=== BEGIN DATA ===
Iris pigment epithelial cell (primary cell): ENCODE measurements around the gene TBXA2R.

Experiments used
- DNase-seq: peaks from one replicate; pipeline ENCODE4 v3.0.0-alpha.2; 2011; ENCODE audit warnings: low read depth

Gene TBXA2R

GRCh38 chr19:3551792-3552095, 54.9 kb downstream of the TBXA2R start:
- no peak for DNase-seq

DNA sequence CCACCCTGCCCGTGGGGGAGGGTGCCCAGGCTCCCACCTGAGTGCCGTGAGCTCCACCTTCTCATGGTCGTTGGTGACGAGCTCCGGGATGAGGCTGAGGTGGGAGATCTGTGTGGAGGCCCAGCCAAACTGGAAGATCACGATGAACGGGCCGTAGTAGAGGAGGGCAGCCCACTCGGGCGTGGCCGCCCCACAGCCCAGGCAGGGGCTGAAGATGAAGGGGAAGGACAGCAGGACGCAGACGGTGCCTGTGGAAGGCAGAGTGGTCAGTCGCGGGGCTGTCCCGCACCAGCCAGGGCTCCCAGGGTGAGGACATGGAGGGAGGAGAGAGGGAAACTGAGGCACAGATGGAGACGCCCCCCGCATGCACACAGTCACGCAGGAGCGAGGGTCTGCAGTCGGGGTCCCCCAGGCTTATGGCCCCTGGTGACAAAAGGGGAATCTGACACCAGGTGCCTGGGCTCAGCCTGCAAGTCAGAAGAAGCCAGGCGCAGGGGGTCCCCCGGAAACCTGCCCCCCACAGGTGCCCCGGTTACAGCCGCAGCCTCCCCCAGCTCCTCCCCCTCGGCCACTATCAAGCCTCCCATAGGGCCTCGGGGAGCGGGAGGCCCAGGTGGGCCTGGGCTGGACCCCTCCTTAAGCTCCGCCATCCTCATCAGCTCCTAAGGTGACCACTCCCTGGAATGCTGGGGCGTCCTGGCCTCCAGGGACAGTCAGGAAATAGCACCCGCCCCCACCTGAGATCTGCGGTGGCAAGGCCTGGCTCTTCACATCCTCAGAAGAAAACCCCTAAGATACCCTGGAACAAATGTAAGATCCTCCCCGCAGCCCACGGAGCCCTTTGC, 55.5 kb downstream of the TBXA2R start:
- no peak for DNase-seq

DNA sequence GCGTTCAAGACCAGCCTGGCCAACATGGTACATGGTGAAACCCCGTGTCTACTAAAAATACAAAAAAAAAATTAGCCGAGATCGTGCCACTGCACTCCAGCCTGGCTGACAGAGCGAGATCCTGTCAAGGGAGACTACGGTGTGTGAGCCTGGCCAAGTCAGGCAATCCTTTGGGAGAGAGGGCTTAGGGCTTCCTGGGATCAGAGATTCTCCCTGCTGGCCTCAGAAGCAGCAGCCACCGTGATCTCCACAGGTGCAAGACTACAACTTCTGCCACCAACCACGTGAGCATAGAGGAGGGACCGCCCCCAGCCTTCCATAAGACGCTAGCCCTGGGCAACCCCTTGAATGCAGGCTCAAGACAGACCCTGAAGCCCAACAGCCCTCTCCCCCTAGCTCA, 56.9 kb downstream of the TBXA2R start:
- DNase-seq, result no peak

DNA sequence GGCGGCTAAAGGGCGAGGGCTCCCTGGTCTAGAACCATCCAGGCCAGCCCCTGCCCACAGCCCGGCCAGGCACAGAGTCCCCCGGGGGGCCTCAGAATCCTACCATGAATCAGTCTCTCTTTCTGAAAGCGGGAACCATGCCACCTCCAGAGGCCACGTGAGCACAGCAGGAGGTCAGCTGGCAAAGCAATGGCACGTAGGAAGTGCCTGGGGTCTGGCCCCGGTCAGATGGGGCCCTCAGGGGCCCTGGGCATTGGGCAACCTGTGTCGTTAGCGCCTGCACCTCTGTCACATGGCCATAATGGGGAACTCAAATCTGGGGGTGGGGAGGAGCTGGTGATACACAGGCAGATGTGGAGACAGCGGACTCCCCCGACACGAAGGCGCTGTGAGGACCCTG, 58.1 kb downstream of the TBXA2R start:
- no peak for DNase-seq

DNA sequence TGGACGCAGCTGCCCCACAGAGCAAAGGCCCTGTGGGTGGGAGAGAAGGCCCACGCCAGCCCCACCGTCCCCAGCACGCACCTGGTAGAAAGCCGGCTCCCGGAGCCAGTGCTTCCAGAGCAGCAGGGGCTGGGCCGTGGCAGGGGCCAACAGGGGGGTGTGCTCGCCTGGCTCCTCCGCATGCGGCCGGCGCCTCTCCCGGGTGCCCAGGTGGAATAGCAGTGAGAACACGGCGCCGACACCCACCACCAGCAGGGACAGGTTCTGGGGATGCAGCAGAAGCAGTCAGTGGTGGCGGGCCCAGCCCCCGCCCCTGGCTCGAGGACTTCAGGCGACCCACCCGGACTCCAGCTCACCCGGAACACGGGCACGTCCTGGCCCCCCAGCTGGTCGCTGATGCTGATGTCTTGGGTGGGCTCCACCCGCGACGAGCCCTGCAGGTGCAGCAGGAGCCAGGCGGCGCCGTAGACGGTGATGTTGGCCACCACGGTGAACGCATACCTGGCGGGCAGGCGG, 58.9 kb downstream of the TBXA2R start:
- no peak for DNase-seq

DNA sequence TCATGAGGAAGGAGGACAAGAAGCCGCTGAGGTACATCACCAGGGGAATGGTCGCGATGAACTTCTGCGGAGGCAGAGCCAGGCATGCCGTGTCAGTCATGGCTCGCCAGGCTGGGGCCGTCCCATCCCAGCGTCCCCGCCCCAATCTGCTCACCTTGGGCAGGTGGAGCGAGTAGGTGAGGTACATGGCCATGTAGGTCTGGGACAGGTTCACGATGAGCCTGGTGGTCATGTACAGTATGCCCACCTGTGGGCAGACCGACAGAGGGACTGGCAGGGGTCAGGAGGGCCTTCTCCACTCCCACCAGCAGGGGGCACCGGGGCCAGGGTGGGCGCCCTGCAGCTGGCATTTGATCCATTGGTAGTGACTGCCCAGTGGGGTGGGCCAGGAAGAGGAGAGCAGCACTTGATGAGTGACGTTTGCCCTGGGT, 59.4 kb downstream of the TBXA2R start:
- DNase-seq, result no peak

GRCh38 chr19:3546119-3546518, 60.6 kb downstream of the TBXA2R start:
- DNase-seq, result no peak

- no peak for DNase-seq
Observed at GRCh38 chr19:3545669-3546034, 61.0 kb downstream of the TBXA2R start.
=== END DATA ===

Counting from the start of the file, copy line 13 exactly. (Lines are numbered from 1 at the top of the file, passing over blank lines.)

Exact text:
DNA sequence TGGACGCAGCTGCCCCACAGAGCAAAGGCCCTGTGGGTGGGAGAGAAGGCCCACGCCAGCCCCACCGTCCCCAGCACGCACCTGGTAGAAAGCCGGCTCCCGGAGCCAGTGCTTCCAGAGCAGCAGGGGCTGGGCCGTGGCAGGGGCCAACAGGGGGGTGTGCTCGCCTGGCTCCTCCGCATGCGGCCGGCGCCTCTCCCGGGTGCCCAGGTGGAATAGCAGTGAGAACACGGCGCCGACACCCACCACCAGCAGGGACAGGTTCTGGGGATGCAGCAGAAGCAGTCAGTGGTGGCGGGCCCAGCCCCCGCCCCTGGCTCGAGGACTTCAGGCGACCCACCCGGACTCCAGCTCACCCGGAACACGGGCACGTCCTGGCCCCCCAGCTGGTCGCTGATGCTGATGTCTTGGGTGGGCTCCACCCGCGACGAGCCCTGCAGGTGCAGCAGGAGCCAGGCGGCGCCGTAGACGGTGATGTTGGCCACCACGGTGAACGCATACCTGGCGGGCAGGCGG, 58.9 kb downstream of the TBXA2R start: